The proposed research project examines the impact of early utilization of a novel neuromuscular electrical stimulation (NMES) program on skeletal muscle metabolism and overall metabolic health in individuals with sub-acute, complete spinal cord injuries (SCI). Background: Individuals with SCI live longer than before and live to an age where metabolic disorders become highly prevalent. Due to loss of mobility and severe skeletal muscle atrophy, obesity, glucose intolerance, and peripheral insulin resistance develop soon after the onset of SCI. These abnormalities are thought to contribute to the increased diabetes disease risk and accelerated aging process in the SCI population. As a result of these trends, overall burden of complications, economic impact and reduced quality of life are increasing. Until there are effective treatments for SCI, it is imperative to develop effective interventions to mitigate metabolic disorders that develop in individuals with SCI. There is a lack of experienced clinicians and researchers who have expertise on metabolic health and SCI. Additionally, there is a lack of adequate early interventions to prevent or reduce the degree of metabolic dysfunction that follows injury. Implications: The growing population and increased age of individuals with SCI calls for novel and interdisciplinary rehabilitation approaches to care in order to reduce the economic burden and enhance the quality of life. Next Steps: Interdisciplinary rehabilitation researchers are needed to lead the investigations necessary to address the aforementioned problems and challenges. As a candidate for this training and research proposal, I am uniquely trained and motivated to commit my career to addressing the challenges associated with the current trends. My prior research and clinical training ideally position me for an independent research career. During my doctoral and post-doctoral training, I was actively engaged in research on the development of exercise and nutrition interventions to improve musculoskeletal and metabolic health in individuals with SCI. I bring to this research a diverse training background in physical therapy and rehabilitation, human physiology, and skeletal muscle biology as indicated by my publication record. My postdoctoral experience fostered my abilities to direct truly translational research by extending clinical research experiences to mechanistic studies in skeletal muscle and molecular biology. The specific focus of my work that I will build upon involved understanding the effects of NMES on activity of intracellular signaling pathways for glucose utilization and muscle growth. I conducted all aspects of SCI projects ? from subject recruitment, to clinical studies, to molecular and histological assays in the laboratory. My postdoctoral experiments revealed novel findings, some of which are detailed in the Research Strategy, providing strong support for the hypotheses of my proposal. The early results of these experiments show exciting possibilities for a quick and effective increase in insulin sensitivity and improvements in muscle phenotype in individuals with SCI who have pre-diabetes without use of medication. My enthusiasm for these findings is based on the potential for prevention. Through this work, I have found there is much work to be done and that more training in the space between disciplines (rehabilitation and metabolic disease) will enhance my effectiveness as a rehabilitation researcher. I seek an NICHD-sponsored K01 award to support investigations of a combined (resistance + aerobic) NMES training protocol for inducing physiological adaptations necessary to optimize metabolic health in individuals with sub-acute SCI. In addition, I will use the protected time for training in energy metabolism, metabolomics, and clinical trial design and implementation. These activities will ultimately prepare me for a productive, independent career focused on translating findings from basic research into feasible, clinical interventions to reduce the risk of metabolic disease in the chronic stages of SCI without use of medication. I am currently in the ideal environment to execute the proposed investigations and have assembled a mentoring team of renowned scientists in in the disciplines necessary to integrate this intervention approach. Additionally, I have access to state-of-the-art research laboratories, core facilities and equipment as well as the ability to recruit patients from a nationally recognized rehabilitation hospital. The novelty of the proposed project lies in the rigorous examination of the effects a combined (aerobic + resistance) NMES program on skeletal muscle metabolism and in the application of novel targeted metabolomics approaches to understand the influence of muscle adaptations on overall metabolic health immediately after SCI (as opposed to studying deconditioned, chronic SCI). If, as hypothesized, SCI individuals treated with a combined NMES prescription over the 6 weeks following the injury maintain a healthy muscle mass and metabolism as well as overall metabolic profile, future intervention efforts can focus on 1) preventing negative muscle adaptations in the acute stages of SCI, and 2) utilizing home-based training for life-long maintenance of overall health and quality of life.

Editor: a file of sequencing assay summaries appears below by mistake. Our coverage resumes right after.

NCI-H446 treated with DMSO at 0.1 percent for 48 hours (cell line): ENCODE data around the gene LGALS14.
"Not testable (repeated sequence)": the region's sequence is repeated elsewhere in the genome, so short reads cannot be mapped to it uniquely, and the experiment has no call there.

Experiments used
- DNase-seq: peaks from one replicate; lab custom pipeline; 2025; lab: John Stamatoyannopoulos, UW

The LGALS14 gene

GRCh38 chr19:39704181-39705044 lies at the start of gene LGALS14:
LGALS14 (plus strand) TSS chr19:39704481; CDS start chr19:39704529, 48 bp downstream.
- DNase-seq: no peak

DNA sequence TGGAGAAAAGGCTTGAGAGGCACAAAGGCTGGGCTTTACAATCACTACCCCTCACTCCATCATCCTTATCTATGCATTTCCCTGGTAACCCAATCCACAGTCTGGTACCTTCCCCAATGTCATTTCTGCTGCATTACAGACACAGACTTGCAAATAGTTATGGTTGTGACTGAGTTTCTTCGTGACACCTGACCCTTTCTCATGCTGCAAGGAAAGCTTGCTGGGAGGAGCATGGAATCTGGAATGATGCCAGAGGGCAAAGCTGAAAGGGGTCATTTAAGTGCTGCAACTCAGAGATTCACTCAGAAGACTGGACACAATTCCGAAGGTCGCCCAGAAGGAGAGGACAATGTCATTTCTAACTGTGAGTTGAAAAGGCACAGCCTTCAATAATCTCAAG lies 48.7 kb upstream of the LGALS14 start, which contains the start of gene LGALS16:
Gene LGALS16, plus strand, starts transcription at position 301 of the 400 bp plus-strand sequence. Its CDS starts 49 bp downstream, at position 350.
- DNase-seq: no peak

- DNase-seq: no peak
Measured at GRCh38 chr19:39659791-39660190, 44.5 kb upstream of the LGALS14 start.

There is a high prevalence of metabolic disorders in individuals with SCI. The proposed study will contribute to public health by addressing early methods to prevent diabetes in an underserved population of adults with newly acquired SCI.